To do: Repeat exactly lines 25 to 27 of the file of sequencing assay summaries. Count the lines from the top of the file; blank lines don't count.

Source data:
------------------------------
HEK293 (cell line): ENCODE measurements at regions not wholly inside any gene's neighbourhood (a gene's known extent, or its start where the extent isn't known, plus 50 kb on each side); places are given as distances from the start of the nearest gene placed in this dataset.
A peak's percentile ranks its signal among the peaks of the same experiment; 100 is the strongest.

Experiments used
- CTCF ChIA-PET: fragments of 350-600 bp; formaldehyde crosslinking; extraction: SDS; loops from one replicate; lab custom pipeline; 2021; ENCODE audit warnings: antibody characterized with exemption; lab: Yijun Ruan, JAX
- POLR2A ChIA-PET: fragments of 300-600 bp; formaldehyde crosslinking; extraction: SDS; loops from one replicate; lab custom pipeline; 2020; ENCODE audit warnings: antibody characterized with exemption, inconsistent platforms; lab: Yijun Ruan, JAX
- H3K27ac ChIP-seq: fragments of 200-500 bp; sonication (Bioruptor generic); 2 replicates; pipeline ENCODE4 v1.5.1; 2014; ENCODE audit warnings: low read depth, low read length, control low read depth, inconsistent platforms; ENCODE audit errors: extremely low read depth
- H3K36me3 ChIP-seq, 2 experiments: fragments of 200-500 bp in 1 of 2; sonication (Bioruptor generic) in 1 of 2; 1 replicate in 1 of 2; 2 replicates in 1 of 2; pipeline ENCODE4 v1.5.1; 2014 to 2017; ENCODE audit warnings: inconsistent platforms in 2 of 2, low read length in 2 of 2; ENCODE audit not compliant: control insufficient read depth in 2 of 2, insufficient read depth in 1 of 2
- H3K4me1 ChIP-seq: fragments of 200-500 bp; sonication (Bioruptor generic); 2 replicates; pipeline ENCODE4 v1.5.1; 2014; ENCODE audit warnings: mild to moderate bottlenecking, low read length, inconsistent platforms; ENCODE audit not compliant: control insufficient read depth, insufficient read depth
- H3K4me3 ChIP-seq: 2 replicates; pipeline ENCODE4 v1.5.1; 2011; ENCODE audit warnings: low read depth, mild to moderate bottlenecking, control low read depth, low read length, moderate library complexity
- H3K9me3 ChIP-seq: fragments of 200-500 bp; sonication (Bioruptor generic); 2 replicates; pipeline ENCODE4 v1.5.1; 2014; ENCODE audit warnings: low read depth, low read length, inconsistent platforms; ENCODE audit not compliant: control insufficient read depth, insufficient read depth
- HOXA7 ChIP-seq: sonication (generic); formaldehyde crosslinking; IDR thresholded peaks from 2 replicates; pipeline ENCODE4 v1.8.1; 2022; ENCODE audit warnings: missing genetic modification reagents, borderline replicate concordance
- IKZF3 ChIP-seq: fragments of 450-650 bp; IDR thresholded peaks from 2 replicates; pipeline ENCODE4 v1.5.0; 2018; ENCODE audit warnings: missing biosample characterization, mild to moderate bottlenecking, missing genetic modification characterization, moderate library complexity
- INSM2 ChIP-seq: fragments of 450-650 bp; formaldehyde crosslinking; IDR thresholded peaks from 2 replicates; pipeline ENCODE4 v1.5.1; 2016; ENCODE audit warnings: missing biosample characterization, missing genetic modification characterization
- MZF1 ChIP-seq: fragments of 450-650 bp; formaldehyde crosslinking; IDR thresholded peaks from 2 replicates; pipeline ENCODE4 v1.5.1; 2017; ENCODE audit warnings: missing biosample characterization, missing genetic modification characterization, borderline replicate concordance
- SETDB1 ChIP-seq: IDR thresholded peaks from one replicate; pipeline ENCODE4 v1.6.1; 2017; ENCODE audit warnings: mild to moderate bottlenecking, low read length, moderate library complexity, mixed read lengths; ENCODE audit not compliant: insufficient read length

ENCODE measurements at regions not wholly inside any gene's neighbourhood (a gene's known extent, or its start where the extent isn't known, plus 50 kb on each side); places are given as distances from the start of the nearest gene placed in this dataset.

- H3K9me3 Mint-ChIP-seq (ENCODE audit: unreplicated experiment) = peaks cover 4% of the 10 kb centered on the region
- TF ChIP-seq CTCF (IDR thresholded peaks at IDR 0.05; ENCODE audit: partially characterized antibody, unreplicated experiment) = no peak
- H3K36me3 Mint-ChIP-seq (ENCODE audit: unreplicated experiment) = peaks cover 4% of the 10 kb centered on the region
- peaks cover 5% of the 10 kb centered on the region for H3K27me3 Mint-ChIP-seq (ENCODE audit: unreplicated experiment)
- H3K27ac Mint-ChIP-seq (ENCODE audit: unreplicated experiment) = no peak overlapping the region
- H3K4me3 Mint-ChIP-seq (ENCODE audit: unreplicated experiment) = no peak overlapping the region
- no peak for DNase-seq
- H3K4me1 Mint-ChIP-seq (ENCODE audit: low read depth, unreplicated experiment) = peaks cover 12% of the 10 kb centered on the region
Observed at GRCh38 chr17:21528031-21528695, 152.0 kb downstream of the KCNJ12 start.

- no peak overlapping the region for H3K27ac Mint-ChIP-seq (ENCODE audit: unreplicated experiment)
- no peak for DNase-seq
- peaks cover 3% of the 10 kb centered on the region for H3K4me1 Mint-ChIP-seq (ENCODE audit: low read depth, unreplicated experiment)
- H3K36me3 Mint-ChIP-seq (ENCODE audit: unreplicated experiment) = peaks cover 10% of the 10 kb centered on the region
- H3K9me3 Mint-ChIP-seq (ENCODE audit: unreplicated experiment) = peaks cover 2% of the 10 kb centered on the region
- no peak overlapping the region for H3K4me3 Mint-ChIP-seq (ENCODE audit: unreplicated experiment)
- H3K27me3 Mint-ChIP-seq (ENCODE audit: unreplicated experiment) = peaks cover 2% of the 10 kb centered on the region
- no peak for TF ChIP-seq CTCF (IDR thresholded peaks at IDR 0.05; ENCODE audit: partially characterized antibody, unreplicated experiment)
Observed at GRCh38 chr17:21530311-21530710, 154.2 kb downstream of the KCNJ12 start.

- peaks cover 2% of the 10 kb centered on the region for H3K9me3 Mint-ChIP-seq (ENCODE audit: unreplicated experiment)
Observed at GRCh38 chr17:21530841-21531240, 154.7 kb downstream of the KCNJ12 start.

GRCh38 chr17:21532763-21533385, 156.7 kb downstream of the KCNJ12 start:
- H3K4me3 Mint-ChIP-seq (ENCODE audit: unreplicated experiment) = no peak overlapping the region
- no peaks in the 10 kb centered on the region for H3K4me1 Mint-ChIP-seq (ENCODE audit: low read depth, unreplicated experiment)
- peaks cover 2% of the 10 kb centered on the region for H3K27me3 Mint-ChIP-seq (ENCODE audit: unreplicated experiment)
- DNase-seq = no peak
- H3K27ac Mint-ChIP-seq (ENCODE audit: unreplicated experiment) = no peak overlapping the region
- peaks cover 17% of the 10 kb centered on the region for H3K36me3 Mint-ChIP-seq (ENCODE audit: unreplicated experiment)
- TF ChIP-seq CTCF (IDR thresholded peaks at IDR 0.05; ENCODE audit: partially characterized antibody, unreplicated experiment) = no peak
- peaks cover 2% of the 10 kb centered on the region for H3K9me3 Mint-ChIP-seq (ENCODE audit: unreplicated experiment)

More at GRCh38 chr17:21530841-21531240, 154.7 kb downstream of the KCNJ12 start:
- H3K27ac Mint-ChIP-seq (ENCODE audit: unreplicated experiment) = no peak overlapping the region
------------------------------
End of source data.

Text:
Observed at GRCh38 chr17:21528031-21528695, 152.0 kb downstream of the KCNJ12 start.

- no peak overlapping the region for H3K27ac Mint-ChIP-seq (ENCODE audit: unreplicated experiment)
- no peak for DNase-seq